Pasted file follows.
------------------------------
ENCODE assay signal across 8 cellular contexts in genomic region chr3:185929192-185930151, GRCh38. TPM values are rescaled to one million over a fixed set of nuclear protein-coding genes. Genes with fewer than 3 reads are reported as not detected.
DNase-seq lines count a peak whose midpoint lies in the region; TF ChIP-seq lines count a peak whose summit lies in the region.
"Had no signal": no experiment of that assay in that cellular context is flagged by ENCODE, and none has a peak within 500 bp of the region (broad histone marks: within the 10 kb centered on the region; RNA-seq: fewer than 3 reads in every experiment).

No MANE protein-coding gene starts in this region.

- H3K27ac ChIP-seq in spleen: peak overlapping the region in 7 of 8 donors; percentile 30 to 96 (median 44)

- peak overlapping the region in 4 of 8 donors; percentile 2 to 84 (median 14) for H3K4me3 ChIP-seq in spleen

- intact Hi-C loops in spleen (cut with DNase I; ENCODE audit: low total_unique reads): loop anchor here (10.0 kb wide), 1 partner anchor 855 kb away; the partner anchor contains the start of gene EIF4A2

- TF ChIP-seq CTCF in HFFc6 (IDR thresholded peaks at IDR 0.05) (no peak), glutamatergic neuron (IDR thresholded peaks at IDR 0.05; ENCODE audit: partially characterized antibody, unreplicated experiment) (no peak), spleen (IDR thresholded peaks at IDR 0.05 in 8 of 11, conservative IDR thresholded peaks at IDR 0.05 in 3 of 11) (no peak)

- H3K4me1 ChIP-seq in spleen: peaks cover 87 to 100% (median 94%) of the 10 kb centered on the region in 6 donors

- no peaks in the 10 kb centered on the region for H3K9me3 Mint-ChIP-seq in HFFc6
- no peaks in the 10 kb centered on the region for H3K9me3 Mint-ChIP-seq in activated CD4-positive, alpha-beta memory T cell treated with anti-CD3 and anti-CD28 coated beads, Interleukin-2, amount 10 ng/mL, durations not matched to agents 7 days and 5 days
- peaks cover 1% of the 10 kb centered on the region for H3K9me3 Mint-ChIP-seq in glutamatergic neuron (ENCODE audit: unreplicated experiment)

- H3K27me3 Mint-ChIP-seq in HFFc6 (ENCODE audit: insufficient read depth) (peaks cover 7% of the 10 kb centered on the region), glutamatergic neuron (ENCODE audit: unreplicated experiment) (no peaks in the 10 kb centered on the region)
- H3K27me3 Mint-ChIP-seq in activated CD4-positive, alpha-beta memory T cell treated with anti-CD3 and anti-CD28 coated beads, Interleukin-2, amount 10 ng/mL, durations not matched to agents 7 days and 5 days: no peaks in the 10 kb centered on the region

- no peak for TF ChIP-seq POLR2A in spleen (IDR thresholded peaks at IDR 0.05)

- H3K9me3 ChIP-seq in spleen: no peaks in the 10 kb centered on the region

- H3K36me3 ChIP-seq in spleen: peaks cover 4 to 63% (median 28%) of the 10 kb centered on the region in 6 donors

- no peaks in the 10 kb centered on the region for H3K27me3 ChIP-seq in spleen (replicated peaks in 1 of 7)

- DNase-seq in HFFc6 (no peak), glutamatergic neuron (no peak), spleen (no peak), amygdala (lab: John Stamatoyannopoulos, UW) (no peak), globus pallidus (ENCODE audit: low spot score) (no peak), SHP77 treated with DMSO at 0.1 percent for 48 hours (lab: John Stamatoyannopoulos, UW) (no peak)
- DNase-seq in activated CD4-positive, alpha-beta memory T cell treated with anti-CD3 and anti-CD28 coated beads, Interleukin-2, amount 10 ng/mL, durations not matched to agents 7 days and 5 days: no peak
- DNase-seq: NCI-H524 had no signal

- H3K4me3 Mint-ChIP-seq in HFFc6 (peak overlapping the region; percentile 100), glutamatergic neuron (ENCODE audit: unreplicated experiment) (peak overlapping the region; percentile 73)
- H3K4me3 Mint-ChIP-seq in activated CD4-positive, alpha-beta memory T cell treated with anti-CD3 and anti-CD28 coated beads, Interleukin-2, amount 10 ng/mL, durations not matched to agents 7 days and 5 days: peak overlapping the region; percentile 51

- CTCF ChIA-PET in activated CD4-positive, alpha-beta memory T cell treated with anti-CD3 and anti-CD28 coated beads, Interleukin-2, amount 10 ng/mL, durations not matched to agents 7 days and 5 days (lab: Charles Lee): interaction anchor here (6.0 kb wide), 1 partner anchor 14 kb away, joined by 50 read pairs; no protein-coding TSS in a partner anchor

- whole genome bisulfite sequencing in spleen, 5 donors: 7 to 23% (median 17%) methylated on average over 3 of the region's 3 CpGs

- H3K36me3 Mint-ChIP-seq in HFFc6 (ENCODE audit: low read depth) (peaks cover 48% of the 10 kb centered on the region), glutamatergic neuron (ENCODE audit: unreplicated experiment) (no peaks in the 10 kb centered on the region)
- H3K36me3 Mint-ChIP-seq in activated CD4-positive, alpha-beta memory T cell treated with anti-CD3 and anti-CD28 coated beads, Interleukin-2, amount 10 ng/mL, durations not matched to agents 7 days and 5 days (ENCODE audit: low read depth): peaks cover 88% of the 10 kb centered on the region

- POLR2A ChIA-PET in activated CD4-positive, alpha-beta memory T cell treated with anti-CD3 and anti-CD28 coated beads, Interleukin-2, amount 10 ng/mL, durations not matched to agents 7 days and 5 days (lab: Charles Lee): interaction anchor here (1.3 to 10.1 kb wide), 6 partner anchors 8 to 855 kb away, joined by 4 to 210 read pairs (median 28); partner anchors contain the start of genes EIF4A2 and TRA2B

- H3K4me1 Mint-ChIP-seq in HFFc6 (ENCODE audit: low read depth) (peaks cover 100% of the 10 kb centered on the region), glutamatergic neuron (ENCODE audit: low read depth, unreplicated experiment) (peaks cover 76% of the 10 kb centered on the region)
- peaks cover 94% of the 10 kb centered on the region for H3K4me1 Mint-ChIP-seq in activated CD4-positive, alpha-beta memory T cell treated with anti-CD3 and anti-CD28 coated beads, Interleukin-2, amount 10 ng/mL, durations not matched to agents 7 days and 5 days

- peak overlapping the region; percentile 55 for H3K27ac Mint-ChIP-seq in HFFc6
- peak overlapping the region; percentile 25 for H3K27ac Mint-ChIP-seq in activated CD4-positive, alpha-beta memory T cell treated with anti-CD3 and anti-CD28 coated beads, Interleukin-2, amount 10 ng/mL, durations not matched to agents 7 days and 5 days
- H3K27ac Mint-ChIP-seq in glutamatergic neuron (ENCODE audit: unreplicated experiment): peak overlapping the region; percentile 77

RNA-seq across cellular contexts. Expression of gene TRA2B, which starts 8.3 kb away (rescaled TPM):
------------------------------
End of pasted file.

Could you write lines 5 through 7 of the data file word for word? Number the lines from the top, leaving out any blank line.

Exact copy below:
- H3K27ac ChIP-seq in spleen: peak overlapping the region in 7 of 8 donors; percentile 30 to 96 (median 44)

- peak overlapping the region in 4 of 8 donors; percentile 2 to 84 (median 14) for H3K4me3 ChIP-seq in spleen

- intact Hi-C loops in spleen (cut with DNase I; ENCODE audit: low total_unique reads): loop anchor here (10.0 kb wide), 1 partner anchor 855 kb away; the partner anchor contains the start of gene EIF4A2